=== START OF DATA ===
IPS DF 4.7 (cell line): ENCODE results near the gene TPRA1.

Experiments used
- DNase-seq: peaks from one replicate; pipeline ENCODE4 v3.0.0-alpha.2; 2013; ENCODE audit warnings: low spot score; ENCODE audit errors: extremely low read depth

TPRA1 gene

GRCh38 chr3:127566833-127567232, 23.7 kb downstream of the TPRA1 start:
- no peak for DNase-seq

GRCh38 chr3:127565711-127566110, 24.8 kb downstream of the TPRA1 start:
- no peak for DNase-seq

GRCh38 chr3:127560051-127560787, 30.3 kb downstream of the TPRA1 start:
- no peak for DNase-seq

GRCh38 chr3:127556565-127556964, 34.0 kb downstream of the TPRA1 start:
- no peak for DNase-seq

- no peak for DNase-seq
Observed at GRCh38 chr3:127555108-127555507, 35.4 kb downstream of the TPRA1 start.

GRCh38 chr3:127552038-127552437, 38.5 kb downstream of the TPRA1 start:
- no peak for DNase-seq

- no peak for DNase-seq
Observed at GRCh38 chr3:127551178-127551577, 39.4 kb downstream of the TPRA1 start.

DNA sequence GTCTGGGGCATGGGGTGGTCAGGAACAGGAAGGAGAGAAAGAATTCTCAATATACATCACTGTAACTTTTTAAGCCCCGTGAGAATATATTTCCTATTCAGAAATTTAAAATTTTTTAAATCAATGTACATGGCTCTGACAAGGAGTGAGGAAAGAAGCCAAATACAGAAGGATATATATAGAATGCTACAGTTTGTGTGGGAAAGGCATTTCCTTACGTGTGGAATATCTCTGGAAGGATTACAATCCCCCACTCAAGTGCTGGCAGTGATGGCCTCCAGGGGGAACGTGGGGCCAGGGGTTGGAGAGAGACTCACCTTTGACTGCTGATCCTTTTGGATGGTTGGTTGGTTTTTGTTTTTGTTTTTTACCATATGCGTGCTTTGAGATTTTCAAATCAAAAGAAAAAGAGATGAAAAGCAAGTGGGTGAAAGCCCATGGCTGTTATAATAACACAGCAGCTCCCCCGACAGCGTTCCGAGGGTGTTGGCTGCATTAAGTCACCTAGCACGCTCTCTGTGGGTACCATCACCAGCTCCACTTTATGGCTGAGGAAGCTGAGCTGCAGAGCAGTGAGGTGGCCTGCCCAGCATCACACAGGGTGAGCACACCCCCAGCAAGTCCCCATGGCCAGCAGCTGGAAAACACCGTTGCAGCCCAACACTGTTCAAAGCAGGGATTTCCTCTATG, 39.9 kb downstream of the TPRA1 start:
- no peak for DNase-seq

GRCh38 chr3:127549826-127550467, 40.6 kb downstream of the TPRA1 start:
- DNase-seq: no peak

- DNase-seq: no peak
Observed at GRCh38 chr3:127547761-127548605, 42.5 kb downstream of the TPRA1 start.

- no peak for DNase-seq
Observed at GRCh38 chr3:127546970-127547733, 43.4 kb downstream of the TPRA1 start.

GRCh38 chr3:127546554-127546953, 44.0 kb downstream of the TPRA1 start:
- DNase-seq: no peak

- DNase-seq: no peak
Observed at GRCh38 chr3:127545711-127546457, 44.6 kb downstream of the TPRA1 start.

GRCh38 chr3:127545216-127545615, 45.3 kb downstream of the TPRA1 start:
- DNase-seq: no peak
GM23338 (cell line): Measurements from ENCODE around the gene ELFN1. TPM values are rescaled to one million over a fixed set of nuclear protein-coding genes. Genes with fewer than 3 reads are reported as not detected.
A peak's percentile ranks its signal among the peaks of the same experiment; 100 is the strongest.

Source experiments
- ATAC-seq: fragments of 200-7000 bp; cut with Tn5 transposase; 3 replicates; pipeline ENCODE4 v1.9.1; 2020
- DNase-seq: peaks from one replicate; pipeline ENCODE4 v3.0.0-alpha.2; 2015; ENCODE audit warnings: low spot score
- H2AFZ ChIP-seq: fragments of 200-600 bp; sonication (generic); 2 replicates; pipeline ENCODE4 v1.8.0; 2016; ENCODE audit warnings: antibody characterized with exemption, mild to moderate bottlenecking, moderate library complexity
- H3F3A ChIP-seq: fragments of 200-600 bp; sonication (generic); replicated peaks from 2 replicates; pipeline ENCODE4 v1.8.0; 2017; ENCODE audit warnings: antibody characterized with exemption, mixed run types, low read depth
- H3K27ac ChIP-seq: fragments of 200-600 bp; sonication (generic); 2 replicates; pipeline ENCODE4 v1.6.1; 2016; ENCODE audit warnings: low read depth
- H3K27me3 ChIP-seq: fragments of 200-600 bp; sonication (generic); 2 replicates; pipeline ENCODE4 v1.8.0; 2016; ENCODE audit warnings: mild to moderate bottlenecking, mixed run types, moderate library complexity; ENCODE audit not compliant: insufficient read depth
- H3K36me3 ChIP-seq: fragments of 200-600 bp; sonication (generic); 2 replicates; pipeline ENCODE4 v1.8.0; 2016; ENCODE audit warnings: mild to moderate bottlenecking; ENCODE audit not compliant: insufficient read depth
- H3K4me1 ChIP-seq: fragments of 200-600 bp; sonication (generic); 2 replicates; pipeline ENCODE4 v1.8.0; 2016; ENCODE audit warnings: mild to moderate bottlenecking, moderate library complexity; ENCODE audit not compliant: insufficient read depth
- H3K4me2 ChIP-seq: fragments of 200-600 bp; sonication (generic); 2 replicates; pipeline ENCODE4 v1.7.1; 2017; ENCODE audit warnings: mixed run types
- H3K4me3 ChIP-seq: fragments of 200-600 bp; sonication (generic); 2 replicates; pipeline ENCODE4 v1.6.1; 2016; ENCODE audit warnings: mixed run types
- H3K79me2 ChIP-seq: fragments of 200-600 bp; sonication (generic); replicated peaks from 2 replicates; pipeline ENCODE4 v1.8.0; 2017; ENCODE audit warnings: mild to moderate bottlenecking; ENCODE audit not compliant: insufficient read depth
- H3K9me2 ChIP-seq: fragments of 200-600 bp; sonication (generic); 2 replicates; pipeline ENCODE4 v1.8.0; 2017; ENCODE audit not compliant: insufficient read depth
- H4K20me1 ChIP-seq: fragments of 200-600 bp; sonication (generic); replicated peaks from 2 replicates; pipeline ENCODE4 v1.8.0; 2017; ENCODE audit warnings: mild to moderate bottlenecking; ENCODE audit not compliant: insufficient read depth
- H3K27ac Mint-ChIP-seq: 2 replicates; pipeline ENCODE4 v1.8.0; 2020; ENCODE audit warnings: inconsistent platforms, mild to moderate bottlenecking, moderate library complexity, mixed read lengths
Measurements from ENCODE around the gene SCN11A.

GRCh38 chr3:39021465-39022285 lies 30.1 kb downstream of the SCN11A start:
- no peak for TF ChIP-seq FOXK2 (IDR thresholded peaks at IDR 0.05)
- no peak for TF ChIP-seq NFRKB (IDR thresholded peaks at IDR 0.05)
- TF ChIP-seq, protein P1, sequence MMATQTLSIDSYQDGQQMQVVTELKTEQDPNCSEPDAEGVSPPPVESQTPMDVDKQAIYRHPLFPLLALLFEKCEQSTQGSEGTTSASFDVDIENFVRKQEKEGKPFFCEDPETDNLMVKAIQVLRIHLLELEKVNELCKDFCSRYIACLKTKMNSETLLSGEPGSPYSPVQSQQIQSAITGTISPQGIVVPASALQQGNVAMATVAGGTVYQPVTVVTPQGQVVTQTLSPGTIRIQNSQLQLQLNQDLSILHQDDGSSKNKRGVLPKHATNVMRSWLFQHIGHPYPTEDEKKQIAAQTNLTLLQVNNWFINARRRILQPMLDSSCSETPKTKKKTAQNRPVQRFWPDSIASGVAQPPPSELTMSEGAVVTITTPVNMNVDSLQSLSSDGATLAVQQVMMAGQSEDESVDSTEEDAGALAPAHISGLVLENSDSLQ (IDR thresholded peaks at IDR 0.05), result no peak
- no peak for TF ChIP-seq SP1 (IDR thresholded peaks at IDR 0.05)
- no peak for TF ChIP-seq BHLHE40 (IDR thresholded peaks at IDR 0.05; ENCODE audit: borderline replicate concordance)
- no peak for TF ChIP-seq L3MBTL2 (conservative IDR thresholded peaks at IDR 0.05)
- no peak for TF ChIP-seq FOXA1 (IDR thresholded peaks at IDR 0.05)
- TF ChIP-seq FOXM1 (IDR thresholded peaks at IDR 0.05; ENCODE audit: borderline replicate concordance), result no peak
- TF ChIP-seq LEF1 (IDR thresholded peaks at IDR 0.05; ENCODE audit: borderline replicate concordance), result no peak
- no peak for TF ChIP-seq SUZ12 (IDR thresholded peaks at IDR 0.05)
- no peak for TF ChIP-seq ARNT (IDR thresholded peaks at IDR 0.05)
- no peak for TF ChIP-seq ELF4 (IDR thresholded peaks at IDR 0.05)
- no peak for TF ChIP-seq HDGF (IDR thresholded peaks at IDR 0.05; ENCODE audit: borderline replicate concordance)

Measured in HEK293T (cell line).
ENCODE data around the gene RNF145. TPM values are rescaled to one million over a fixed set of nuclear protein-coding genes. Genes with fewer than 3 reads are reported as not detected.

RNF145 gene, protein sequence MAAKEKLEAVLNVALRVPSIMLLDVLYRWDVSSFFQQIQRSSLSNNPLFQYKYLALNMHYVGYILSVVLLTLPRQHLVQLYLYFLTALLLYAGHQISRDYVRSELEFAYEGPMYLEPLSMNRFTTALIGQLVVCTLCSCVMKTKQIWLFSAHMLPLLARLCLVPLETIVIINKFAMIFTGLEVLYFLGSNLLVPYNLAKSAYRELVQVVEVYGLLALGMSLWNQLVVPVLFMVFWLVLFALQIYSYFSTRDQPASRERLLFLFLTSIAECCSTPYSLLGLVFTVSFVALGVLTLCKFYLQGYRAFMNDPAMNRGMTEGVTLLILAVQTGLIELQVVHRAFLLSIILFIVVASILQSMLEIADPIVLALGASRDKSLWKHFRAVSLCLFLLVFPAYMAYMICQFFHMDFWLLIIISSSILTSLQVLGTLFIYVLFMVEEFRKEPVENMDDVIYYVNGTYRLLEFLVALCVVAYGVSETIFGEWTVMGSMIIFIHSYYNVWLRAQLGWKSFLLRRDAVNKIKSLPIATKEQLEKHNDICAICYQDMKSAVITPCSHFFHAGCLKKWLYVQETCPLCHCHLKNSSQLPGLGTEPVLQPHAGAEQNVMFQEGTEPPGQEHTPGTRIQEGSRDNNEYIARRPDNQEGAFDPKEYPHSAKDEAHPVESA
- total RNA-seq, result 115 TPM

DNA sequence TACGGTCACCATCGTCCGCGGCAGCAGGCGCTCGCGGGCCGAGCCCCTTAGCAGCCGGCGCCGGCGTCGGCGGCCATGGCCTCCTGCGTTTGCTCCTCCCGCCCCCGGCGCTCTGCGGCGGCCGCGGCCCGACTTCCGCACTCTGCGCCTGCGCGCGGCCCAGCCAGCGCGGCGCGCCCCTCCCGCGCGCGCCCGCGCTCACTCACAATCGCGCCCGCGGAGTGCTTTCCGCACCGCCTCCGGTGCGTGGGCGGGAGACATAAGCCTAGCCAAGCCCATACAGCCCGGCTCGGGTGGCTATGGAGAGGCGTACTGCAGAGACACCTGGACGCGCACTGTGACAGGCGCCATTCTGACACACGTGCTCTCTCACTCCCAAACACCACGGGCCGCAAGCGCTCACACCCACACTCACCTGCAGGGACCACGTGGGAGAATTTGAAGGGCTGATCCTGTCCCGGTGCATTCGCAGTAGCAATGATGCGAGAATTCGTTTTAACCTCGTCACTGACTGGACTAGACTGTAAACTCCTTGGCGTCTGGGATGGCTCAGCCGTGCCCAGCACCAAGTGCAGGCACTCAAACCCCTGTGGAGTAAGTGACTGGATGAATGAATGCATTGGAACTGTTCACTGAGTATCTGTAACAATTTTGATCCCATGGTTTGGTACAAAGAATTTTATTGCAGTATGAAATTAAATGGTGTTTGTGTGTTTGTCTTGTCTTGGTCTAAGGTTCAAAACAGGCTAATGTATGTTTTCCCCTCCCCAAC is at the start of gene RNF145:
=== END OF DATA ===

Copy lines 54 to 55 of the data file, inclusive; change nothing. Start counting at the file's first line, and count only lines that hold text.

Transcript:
- TF ChIP-seq, protein P1, sequence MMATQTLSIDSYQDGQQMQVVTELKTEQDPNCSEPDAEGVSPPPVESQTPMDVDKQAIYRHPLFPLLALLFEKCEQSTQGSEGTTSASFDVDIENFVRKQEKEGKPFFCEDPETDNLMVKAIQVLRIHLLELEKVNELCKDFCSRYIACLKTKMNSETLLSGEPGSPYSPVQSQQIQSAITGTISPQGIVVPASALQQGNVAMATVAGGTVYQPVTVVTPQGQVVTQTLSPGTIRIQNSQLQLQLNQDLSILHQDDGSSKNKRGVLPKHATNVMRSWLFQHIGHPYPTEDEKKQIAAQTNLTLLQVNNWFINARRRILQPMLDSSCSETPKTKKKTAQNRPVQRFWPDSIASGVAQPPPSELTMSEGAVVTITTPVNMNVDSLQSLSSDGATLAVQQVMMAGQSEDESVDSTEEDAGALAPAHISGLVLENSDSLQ (IDR thresholded peaks at IDR 0.05), result no peak
- no peak for TF ChIP-seq SP1 (IDR thresholded peaks at IDR 0.05)